The Gift of the Magi Hardcover – Dec 1992
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From Publishers Weekly
O. Henry's classic tale of Della and Jim, the struggling newlyweds so anxious to give each other a Christmas gift that each sells the one thing the other holds most dear, receives an oddly lifeless treatment here. Heyer's meticulously detailed illustrations are pretty but stilted; the characters look like mannequins. The rueful Jim fares better than poor prematurely middle-aged Della, who at times looks more like his mother than his wife. Still, the story is as touching as ever, and neither time nor mediocre artwork can dim its glory. All ages.
Copyright 1994 Reed Business Information, Inc. --This text refers to an alternate Hardcover edition.
Gr. 5 and up. A classic story becomes a picture book for older readers in this oversize edition. Heyer's paintings reflect the turn-of-the-century setting and are nicely executed, if occasionally stiff. Because the protagonists are both adults, there will not be automatic appeal for younger children, but preteens, and especially teenagers, should find the romantic appeal that has been apparent to previous generations of readers. Ilene Cooper --This text refers to an alternate Hardcover edition.See all Product Description
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Top Customer Reviews
One of the greatest short story writers ever, O. Henry knew how to write about ordinary people to make them seem extraordinary. In GIFT, we are not told this young, happy couple lives in a tenement building, we are shown it in details. I loved how Della has to hang out her long hair to get it dry.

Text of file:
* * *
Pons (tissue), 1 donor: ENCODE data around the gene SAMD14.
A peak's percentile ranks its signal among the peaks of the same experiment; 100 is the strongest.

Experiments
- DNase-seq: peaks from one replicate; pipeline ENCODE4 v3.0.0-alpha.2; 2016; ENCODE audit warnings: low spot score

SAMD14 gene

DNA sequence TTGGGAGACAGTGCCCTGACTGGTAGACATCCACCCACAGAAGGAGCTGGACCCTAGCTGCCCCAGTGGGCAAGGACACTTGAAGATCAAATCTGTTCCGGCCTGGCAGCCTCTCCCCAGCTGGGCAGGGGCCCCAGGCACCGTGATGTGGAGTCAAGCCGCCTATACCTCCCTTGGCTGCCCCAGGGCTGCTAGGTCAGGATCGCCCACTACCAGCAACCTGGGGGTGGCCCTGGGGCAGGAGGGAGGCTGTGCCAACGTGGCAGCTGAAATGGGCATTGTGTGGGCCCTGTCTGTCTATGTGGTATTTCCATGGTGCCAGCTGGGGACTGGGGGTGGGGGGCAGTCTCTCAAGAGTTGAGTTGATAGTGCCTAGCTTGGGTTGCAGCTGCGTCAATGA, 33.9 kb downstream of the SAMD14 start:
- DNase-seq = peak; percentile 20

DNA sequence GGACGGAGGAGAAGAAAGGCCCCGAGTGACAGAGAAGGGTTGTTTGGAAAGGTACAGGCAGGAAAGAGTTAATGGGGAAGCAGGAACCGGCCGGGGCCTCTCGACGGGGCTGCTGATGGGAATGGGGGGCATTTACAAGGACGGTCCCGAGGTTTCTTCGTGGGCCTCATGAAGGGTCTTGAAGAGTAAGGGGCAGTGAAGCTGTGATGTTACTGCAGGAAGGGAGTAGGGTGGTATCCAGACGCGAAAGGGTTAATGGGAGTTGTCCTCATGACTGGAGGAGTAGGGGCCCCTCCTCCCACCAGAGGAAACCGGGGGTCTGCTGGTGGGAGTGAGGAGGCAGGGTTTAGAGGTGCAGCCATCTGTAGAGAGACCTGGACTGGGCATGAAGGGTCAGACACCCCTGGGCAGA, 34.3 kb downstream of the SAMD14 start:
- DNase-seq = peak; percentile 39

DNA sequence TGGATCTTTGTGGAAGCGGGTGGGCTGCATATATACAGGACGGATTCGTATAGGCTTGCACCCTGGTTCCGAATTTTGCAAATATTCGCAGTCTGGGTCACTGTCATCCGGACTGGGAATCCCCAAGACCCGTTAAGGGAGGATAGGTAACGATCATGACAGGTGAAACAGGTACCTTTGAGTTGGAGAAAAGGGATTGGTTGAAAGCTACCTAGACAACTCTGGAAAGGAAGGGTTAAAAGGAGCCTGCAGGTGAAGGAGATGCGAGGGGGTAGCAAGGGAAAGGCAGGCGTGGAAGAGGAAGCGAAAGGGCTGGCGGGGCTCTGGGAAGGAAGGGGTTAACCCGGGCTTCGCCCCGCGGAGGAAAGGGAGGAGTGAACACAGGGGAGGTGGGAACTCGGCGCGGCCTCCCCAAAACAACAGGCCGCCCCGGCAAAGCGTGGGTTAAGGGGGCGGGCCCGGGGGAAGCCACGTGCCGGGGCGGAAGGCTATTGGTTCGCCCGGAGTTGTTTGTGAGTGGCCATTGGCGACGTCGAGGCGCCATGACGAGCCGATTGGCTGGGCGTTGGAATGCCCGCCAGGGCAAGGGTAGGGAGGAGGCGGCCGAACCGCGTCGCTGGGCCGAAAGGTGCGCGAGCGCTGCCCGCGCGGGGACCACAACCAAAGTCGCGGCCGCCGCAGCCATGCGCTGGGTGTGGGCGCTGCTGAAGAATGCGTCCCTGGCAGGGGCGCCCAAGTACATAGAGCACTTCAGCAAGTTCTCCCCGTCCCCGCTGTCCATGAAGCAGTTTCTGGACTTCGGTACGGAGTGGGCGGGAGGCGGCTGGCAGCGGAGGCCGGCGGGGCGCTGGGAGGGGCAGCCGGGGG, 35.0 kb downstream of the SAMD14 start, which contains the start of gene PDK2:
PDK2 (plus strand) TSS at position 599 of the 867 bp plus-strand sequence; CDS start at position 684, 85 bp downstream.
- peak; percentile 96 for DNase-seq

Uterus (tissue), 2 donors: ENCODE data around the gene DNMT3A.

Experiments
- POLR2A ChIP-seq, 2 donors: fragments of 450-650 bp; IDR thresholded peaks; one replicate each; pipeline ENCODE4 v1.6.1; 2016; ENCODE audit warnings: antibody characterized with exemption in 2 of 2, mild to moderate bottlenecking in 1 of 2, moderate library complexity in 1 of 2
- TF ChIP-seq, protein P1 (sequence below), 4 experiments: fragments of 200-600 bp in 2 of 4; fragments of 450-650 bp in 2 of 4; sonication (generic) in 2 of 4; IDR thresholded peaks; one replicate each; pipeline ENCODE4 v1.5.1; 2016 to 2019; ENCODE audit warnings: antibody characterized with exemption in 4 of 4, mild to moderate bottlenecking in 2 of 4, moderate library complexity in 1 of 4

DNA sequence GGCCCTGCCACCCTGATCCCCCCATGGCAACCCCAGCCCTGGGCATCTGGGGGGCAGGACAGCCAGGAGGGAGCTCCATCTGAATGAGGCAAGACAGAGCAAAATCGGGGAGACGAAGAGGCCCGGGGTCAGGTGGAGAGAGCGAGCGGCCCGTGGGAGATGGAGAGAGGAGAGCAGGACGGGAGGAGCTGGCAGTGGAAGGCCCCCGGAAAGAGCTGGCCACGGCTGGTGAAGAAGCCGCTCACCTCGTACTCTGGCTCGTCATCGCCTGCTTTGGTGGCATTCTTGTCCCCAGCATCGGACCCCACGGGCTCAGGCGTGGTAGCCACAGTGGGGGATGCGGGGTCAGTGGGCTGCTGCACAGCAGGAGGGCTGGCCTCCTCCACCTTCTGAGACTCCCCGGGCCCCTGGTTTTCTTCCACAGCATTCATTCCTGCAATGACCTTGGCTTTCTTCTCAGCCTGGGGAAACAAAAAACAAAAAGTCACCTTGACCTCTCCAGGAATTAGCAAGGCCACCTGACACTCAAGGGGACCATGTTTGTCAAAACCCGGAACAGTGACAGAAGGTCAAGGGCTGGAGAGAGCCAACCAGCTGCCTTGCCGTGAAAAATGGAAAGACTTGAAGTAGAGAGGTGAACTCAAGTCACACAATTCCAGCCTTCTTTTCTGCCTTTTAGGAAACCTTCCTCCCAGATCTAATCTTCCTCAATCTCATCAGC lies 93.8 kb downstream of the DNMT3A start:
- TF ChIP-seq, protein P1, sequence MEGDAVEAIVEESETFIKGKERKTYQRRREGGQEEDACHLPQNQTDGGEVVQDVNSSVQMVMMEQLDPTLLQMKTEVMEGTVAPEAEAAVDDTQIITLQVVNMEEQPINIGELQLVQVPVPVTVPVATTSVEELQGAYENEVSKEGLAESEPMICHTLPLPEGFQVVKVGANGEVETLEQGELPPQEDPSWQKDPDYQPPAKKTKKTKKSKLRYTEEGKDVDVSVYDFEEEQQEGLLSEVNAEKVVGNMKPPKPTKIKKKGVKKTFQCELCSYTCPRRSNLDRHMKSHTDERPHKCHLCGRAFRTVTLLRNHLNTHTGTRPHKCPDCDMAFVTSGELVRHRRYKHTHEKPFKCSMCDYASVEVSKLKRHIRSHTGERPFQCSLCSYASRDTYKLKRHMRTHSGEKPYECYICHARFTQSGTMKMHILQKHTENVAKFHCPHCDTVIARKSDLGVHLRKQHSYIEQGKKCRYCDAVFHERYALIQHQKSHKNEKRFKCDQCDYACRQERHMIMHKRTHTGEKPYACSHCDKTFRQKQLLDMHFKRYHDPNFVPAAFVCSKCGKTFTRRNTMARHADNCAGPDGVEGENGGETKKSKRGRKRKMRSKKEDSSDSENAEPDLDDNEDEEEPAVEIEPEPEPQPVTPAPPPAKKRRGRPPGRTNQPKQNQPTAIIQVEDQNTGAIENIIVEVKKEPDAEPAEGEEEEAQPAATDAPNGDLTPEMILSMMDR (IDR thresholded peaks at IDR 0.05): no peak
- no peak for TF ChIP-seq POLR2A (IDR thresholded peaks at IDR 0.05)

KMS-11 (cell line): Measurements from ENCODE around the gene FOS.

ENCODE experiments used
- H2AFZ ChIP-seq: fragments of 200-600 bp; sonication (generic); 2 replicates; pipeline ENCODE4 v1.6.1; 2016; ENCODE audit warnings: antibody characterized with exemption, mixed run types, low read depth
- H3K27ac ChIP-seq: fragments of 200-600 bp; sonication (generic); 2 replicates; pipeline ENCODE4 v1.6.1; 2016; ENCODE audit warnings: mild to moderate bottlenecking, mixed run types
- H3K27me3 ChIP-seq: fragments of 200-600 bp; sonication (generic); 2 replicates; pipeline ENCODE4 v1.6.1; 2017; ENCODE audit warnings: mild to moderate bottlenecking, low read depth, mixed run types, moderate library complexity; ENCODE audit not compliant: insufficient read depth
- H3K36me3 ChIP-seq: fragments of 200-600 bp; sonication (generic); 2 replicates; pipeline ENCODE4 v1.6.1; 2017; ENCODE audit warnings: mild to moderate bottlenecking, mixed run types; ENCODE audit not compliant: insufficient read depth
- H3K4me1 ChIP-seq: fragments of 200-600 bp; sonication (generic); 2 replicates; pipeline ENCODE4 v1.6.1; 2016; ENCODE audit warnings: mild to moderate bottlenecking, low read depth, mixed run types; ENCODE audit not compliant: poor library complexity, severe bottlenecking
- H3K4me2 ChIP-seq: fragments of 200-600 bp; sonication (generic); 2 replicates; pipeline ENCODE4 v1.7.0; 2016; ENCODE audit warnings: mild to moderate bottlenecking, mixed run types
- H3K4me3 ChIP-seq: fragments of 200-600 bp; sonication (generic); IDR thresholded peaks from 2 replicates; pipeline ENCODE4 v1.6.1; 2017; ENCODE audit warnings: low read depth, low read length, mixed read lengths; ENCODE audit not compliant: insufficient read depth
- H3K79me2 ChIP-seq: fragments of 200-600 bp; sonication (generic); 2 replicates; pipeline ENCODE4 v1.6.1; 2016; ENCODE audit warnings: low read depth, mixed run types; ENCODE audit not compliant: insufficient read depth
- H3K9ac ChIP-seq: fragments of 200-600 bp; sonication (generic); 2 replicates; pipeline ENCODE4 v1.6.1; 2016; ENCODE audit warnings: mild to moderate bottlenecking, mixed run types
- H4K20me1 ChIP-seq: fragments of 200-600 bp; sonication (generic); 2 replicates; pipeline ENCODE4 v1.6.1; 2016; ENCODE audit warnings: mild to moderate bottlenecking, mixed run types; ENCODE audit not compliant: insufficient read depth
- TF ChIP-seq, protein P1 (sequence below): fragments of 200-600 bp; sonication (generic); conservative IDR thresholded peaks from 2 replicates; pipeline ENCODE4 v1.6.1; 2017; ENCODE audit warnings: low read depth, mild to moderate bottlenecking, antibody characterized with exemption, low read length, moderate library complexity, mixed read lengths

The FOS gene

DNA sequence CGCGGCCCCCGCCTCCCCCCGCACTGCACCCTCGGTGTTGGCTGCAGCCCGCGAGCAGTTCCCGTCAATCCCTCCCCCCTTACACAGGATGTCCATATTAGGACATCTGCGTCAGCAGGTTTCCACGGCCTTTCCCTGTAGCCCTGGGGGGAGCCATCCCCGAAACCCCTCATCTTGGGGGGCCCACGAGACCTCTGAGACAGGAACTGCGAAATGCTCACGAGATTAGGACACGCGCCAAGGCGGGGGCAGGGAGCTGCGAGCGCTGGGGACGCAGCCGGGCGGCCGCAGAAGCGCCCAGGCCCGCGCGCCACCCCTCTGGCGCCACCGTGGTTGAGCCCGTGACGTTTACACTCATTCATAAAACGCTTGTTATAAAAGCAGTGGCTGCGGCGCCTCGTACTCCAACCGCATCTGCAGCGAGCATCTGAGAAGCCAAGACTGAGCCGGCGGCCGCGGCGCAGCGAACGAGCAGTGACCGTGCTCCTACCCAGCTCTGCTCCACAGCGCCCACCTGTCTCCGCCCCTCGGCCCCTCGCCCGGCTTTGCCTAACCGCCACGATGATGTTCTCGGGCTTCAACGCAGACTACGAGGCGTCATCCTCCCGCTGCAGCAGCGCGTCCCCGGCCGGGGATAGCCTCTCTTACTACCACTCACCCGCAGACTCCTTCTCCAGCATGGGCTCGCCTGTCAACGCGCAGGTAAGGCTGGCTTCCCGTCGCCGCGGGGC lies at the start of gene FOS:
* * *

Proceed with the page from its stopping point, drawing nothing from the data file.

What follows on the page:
A lesson about what true gift giving is all about. I've read this to my daughter and granddaughters, and we all believe this is one of the greatest tales ever written. Many struggle to exist in today's iffy economy, yet you can only hope a sense of humor remains and love deepens due to not spending a fortune on gifts, yet giving from the heart and being able to laugh no matter the outcome.
Although I believe everyone knows the end of this story, I won't insert a spoiler, but I will ask that you re-read this short, especially the ending line. A tragic mix up, so filled with beautiful sentiment, it will bring a tear to the eye while bringing a smile to your heart. Be as wise as a Magi
"The Gift of the Magi" is a little story that's worn fairly well in the lesson, if not in the language. Jim and Della Young lived on a shoestring in their New York apartment, very much in love but with no cash to spare for Christmas gifts. They had only two things of value: Della's luxuriant knee-length hair and Jim's family-heirloom pocket watch. Della (from whose POV the story is told) sold her hair to buy Jim a fob chain for his treasured watch. When he arrived at the apartment he "stared at her fixedly with that peculiar expression on his face" and then gave her the present he'd bought -- jeweled combs for her hair, now gone. When she pressed the fob chain on him eagerly, he revealed that he had sold his watch to buy her combs.
It's a simple story, but pleasing in its circularity. O. Henry calls Della and Jim "two foolish children in a flat who most unwisely sacrificed for each other the greatest treasures of their house. But in a last word to the wise of these days let it be said that of all who give gifts these two were the wisest." A nice little lesson -- to be willing to sacrifice your greatest treasure for the joy of giving to the one you love. How many of us are so generous, or love so much?